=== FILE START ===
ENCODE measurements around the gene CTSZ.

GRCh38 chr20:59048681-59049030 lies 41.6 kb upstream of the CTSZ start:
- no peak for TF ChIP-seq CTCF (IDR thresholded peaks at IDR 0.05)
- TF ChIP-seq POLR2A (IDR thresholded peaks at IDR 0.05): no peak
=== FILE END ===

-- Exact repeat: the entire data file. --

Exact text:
ENCODE measurements around the gene CTSZ.

GRCh38 chr20:59048681-59049030 lies 41.6 kb upstream of the CTSZ start:
- no peak for TF ChIP-seq CTCF (IDR thresholded peaks at IDR 0.05)
- TF ChIP-seq POLR2A (IDR thresholded peaks at IDR 0.05): no peak